Sunday, 5 May 2013

Julian Goater advice is not as universal as I previously thought

I think training has been going fairly well, although I am often only at 3 runs a week, the long run has been preserved! One thing I have been seriously questioning is Goater's higher cadence "gears" approach. As discussed in his book in his running technique sections and also elsewhere in this blog, he promotes maintaining a high cadence, no matter the level of the athlete, and with major emphasis on stride length as the significant variable for hills, fatigue etc.

Firstly, a case is to be made that my experience does support. In December 2012 I survived my first 70km snow trail race and it was tough. However, at 60km I was feeling pretty good and running well. I feel like I owe this to adopting some of Goater's approach of small efficient strides that saw me padding up hills that others had slowed to a walk up. So for low intensity this seemed energy efficient to me.

But I have found that training for the marathon distance this spring in 2012 has caused me to reflect with caution on universal rules on technique. I have noticed, for example,  that I have been able to reduce breathing rate (and I suspect heart rate too, but I need to check this) by extending my stride and reducing my cadence while maintaining my marathon pace (4:15). Of COURSE this is not me saying that therefore I need to be running at slower cadence etc. as I have already said. In fact the maintaining of cadence was very helpful for the hills in Marseille marathon, and contributed to me netting another PB (and, hurrah, the marathon distance is no longer my worst distance! ). What I am questioning is about this being applied when in those "cruising" scenarios, on the flat, no headwind, already at-speed.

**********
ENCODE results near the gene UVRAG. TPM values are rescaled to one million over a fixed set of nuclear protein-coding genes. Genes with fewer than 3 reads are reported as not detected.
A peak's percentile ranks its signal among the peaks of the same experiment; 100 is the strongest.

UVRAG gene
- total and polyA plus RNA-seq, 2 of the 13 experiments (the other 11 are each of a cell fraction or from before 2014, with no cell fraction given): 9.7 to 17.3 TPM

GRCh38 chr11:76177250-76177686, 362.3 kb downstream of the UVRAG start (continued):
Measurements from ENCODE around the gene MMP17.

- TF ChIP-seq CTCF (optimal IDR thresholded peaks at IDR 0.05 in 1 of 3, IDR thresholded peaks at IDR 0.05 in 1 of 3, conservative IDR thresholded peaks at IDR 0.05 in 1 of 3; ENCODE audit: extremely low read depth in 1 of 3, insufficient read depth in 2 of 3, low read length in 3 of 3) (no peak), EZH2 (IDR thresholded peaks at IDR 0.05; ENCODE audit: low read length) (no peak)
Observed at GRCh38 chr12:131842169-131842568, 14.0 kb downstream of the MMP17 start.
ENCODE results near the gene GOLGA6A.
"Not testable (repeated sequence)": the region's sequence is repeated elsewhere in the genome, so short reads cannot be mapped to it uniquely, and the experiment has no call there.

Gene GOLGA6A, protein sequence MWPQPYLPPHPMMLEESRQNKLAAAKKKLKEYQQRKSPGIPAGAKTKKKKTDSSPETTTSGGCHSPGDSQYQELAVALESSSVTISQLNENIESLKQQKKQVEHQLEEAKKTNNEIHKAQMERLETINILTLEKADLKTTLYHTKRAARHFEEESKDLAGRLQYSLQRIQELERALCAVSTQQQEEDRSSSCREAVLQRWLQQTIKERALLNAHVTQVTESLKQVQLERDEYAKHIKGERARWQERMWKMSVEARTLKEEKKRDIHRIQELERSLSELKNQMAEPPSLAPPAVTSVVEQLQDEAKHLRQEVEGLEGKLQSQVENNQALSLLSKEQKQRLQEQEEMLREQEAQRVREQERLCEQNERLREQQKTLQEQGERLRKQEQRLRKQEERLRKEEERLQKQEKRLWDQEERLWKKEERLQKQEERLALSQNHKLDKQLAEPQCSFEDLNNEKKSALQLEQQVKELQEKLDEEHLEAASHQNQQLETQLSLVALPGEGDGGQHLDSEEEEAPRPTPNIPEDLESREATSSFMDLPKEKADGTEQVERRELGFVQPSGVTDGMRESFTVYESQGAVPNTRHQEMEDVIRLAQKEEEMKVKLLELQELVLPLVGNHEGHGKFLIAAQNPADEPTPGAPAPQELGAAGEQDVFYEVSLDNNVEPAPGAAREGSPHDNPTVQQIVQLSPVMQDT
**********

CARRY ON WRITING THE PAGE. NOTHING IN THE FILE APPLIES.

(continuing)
What I find my body really appreciates is a bit of variation. So if I find heart rate can slow by increasing my stride, then great, but you won't catch me doing that all the way through a marathon. Another example is foot strike. I have been advocating for over a year now the marvels if the forefoot strike as opposed to the heel strike. It was with some humility that I started to realise during some mid-marathon experimentation last October that some heel strike in that cramp-prone window around the 35 km mark can actually help alleviate cramping while avoiding the need to stop and stretch.

ok this post has taken a few montha to complete so apologies if it seems a bit disjointed! Time to publish...

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